Elliptic Labs demonstrates its touchless user interface for iPad (with video)
As promised a while back, we got to chat with Elliptic Labs here at CES, and CEO Stian Aldrin walked us through the touchless gesture technology his 15-person Norway-based company is developing as a prototype. The whole thing is based on ultrasound, it turns out -- a small speaker kicks out frequencies higher than the ear can hear, and a set of microphones listens in on the reflections, using an algorithim to calculate where your hand is at as you wave it through the air. The result is a gesture-based control system for touchscreen devices, but without the actual touch.
Aldrin told us that the system is already in use in a Norwegian hospital, where surgeons control touchscreen tablets without having to take their sanitized gloves off during surgery. Currently, the system only allows for a few simple gestures (swiping up and down, or left and right), but that's just a limitation of the demo units Elliptic Labs has created. Potentially, such a system could not only recognize the placement and speed of your hand passing by (and indeed, one of the demos in the CES booth could monitor both proximity to the screen and speed, flipping on-screen content faster if you pushed your hand by faster), but it could also calculate multiple points of movement, doing things like multi-touch gestures in the air.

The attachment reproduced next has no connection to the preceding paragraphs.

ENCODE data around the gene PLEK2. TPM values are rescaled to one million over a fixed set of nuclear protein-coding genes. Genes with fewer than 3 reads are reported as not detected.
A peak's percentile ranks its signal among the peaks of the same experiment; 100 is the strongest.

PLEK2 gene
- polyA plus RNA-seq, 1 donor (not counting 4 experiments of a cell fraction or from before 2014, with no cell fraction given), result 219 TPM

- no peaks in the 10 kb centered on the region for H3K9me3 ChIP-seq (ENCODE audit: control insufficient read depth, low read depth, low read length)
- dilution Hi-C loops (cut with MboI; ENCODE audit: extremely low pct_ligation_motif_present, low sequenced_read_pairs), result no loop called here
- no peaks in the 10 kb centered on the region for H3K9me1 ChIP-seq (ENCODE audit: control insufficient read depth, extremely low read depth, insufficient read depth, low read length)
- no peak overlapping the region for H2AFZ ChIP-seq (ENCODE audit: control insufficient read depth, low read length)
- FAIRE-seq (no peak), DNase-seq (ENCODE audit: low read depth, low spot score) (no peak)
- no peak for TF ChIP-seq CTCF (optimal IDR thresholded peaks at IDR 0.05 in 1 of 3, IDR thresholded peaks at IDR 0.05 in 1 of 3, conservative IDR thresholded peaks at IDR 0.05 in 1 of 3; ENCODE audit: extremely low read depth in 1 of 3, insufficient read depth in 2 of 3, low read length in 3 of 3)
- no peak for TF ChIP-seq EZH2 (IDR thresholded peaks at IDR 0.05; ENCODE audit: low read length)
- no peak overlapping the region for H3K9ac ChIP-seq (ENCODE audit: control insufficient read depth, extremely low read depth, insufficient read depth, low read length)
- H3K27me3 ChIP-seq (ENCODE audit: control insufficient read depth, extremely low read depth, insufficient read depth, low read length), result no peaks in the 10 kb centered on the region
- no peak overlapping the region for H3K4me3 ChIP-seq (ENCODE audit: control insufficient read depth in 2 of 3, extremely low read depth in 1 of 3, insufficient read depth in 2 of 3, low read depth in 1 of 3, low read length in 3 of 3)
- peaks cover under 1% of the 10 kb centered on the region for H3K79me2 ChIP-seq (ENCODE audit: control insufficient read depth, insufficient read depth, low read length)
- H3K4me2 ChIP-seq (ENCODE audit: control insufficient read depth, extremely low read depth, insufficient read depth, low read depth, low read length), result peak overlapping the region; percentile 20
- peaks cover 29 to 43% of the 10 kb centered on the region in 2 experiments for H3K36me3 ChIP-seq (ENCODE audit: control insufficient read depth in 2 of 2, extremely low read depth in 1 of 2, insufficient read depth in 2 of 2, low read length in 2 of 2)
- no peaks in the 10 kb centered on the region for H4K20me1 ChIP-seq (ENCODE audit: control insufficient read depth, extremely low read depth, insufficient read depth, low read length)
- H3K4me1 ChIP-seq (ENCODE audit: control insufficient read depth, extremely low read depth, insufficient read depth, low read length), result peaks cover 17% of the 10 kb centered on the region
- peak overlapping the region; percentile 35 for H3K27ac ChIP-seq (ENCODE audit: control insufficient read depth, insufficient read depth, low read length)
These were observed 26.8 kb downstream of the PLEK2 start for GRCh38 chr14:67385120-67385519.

You do have to be pretty close in to the screen to operate the device -- rather than a big cone like a Kinect, the system monitors a sphere around itself, so you've got to have your hand enter that sphere for it to register. But Elliptic (who already plan to be back at CES with an even bigger booth next year) suggests that the system could be used for lots of things, from quick music controls to car controls, or anything else where you need to make a touch-style gesture without actually touching the screen. We've got exclusive video after the break of Aldrin demoing a dock version of the system, connected via Wi-Fi to an off-the-shelf iPad running a custom-made app.